Yemen: Journalists forcibly disappeared and arbitrarily detained by all parties to the conflict


Journalists in Yemen face great difficulties as they carry out their work professionally, including being subjected to all forms of repression, such as arbitrary arrest and enforced detention. In addition, the ongoing interruption of the Internet causes almost complete isolation from the outside world.

On 27 August 2019, journalist Yahya Al-Sawari (pictured at left) escaped captivity after 56 days in several unofficial detention centres in Al-Mahrah governorate. He stated in a post on his Facebook page: “Yesterday, 26 August 2019, I was able to escape miraculously and I will write the details of the escape in future publications. I am still in Al-Mahrah and my life is under threat of going back to that hell or death if I get lucky; besides I can't go to other provinces or travel outside Yemen because my passport and all my documents are in their possession, and my brother is still forcibly disappeared as well.”

He further stated in his post, “Throughout the period of detention, I did not know where I was. I was transferred to more than one prison blindfolded with my hands tied behind my back. During the interrogation I was psychologically and physically severely tortured, my body was electrocuted and they threatened to kill my little brother Badr. I went on hunger strike for a whole week demanding to be handed over to the Public Prosecution, but in the end they forced me to eat." He added, “They last moved me on 22 August, five days before this post, to a cell like a garbage dump inside a newly constructed military police camp. I found in my new cell an opportunity to escape from prison and also from chronic thoughts of suicide."

Al-Sawari started his journalistic work in 2010 in Yemen Youth Channel, then he worked at Sana'a Center for Studies. He demanded the release of his younger brother Badr Al-Sawari, who is not a journalist and whom he believed had been detained solely because he was his brother. "If the prosecutor’s office has any authority now in Al-Mahrah, it must reveal the whereabouts of my brother, who has been held by Rajeh Bakrit for 42 days," he said.

Reliable local sources confirmed that on 03 July 2019 a local militia reportedly belonging to Al-Mahrah Governor Rajeh Bakrit prevented Al-Sawari from filming wounded citizens who were lying in Ghaida hospital after being shot earlier by armed members of his militia. Then they arrested him and transferred him throughout this period between several unofficial prisons.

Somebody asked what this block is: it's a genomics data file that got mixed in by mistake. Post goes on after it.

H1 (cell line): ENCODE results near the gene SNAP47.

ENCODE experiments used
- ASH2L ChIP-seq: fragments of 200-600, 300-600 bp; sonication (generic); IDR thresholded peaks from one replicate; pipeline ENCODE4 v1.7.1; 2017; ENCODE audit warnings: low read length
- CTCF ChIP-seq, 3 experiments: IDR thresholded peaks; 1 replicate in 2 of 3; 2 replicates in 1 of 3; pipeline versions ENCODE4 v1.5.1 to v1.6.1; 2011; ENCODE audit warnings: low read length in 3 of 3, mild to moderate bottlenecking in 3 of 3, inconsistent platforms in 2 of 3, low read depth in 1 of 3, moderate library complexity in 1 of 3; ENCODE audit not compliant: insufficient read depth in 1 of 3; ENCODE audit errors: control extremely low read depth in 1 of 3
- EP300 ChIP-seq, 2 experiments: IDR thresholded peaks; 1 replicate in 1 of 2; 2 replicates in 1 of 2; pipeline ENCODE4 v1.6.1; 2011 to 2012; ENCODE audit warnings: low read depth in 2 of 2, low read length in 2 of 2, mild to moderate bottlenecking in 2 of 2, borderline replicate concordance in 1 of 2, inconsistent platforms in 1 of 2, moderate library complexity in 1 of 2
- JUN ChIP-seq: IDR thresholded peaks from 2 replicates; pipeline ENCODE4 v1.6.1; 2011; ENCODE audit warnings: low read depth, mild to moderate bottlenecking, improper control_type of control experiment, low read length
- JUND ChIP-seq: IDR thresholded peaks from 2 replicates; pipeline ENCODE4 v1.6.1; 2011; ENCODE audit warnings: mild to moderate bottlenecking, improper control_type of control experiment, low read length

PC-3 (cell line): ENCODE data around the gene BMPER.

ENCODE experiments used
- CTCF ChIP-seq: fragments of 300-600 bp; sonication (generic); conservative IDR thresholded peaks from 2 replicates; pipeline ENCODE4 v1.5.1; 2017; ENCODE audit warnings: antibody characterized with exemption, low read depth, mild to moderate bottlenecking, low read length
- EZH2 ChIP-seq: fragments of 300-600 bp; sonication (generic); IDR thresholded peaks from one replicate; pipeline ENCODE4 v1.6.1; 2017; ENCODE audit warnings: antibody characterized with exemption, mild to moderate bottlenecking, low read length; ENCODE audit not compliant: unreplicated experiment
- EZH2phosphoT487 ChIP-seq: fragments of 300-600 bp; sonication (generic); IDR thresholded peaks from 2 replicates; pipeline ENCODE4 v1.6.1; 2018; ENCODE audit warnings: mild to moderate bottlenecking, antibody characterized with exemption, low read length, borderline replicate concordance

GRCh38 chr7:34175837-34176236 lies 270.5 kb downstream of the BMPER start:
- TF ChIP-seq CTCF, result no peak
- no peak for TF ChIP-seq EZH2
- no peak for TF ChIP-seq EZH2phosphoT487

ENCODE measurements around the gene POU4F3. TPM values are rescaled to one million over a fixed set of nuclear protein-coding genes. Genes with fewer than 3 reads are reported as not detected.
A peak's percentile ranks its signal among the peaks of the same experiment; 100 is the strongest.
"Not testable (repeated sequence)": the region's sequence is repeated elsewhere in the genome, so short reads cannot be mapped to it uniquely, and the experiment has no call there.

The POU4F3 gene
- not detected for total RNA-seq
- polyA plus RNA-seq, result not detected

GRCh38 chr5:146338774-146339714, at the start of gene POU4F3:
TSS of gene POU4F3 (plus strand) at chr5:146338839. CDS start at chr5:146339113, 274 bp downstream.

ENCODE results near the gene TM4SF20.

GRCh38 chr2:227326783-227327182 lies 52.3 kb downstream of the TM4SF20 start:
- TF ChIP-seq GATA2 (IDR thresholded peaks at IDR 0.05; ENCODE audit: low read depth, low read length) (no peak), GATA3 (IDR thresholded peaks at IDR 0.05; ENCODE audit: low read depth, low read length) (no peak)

After entering the province of Al-Mahrah in late 2017, Saudi forces turned Al-Ghaida airport into a military barracks where their military units settled, providing support to the Al-Mahrah governor and his militia.

In a separate case, on 16 March 2019, journalist Mohammed Ali Al-Maqri (pictured at right) was abducted while leaving his home in the governorate of Ma’rib, where he sought refuge after the Houthi forces pursued him. He was reportedly detained by the Political Security Directorate in Ma’rib and his family was not allowed to visit him. Some of the released prisoners who were detained with him said he is in poor health. His wife died on 16 June 2019, and was under great stress after her husband was arrested and held arbitrarily. The nature of the charges against him are not yet known. Al-Maqri started his journalistic work in 2010 with a number of websites and then wrote for several local newspapers.

Elsewhere, on 20 August 2019, journalists Yahya Al-Ba'athi and Mahfouz Al-Ba'athi were arrested at the hotel where they were staying by the military intelligence in Taiz city, which is under the control of President Abd Rabbu Mansour Hadi. They were released on 22 August 2019 without any specific charges being brought against them.

GCHR urges the authorities and all parties to the conflict in Yemen to:

  1. Immediately and unconditionally release Badr Al-Sawari, journalist Mohammed Ali Al-Maqri, and all other detained journalists in Yemen;
  2. Guarantee that all detained journalists and other prisoners of conscience are held in humane conditions and have access to a lawyer and family visits;
  3. Guarantee the physical and psychological safety of journalists and prisoners of conscience including Badr Al-Sawari and Mohammed Ali Al-Maqri andwhile they remain in detention; and
  4. Guarantee that all journalists are able to carry out their legitimate work without fear of reprisals and free of all restrictions including judicial harassment and the persecution of their families.